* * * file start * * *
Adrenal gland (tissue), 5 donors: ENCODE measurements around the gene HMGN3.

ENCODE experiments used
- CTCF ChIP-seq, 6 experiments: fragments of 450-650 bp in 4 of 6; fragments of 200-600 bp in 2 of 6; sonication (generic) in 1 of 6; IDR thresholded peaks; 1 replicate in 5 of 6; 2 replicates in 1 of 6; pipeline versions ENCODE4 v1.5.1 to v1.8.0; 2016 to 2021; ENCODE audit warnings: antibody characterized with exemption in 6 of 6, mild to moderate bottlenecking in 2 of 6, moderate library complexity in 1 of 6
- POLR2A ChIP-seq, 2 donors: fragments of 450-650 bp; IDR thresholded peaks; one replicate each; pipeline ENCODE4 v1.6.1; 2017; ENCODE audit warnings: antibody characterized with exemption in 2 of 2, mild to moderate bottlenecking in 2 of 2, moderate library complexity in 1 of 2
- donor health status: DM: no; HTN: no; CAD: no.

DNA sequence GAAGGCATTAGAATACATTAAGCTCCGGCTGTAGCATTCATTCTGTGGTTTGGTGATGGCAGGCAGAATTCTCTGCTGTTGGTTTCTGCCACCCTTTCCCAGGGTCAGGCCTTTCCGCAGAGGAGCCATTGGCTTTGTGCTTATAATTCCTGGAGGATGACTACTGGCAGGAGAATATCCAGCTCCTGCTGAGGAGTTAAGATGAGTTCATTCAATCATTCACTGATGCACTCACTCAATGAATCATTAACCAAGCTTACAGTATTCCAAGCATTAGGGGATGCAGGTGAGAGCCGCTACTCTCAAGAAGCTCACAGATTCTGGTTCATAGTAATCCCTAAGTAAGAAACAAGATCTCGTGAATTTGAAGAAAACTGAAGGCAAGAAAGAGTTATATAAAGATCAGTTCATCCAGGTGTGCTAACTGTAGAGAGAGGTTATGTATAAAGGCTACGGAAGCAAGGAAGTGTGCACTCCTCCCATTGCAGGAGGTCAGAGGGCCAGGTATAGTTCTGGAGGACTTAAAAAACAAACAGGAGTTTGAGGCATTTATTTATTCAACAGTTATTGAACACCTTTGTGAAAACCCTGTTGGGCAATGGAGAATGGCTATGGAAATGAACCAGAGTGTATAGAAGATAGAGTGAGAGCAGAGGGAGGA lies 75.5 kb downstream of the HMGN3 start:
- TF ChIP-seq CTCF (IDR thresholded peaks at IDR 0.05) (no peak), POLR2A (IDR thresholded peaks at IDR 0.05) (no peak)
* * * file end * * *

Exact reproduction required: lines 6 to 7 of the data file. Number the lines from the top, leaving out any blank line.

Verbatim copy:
DNA sequence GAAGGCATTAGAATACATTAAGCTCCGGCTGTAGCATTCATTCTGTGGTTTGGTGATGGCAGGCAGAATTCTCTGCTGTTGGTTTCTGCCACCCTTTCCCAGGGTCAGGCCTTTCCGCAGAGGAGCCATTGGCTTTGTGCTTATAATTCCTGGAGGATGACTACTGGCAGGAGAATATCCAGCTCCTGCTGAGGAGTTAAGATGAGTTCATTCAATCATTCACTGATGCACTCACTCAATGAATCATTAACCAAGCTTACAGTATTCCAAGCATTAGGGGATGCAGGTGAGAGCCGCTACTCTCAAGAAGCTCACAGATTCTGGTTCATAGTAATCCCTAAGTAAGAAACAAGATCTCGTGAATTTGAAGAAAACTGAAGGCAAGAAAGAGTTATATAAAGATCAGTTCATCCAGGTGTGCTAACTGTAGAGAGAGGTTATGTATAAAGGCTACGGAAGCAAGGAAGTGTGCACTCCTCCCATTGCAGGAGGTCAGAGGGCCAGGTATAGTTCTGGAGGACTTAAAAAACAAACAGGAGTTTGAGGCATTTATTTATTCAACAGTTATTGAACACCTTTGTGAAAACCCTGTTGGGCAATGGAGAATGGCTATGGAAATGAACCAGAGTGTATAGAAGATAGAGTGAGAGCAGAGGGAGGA lies 75.5 kb downstream of the HMGN3 start:
- TF ChIP-seq CTCF (IDR thresholded peaks at IDR 0.05) (no peak), POLR2A (IDR thresholded peaks at IDR 0.05) (no peak)